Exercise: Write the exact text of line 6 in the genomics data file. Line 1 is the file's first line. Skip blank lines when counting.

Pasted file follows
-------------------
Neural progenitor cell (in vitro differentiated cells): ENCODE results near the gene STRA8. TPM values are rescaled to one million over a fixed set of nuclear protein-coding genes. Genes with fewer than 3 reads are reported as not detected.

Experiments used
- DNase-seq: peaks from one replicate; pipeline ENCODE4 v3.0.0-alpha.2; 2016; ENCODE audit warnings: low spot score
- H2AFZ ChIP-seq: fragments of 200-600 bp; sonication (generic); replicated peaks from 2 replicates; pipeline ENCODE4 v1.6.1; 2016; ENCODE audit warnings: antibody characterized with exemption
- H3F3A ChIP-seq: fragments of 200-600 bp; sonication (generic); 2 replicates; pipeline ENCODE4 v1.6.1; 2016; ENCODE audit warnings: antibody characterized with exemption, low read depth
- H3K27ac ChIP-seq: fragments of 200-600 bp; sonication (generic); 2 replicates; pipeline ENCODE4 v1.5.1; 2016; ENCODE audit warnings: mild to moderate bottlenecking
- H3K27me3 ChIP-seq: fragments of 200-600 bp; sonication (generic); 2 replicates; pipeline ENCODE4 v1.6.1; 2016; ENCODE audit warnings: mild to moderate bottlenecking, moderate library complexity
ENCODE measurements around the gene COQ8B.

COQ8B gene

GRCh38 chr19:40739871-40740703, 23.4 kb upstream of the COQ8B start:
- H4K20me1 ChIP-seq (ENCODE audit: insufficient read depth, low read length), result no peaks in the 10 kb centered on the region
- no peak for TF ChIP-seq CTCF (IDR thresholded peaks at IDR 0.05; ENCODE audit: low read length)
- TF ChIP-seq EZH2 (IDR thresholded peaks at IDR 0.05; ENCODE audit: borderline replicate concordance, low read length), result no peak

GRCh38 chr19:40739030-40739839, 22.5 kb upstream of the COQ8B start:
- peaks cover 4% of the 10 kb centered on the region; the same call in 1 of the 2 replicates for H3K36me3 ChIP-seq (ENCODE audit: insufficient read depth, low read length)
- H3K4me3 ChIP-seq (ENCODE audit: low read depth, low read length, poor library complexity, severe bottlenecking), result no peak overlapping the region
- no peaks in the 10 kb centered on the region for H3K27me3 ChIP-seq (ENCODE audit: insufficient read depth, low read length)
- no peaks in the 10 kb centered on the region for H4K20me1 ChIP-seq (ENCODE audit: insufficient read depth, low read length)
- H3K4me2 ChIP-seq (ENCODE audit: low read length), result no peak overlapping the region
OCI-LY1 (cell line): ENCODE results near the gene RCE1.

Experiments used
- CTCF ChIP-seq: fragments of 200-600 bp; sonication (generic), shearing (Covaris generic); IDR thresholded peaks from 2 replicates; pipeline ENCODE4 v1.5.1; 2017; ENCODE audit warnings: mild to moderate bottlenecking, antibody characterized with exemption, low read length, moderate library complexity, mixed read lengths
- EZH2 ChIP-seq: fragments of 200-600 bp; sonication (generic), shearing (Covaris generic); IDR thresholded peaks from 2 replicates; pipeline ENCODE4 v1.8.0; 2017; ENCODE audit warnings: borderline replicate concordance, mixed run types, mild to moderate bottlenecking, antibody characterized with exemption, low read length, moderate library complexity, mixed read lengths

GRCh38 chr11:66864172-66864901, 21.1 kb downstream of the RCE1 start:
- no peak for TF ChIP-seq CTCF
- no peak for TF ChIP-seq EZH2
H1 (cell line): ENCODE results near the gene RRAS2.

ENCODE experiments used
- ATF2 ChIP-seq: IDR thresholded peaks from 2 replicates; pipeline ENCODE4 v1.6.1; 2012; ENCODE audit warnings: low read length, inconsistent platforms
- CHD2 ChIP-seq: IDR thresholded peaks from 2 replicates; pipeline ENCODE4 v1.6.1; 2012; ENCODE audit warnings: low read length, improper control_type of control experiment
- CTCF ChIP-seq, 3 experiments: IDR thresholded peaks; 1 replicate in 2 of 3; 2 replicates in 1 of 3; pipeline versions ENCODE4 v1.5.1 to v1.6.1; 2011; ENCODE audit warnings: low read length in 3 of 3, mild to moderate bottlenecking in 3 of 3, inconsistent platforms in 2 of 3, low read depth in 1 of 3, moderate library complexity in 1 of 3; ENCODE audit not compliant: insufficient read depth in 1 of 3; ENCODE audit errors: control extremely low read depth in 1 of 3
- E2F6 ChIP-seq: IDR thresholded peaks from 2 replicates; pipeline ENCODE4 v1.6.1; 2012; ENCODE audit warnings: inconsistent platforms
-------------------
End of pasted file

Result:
- H3K27ac ChIP-seq: fragments of 200-600 bp; sonication (generic); 2 replicates; pipeline ENCODE4 v1.5.1; 2016; ENCODE audit warnings: mild to moderate bottlenecking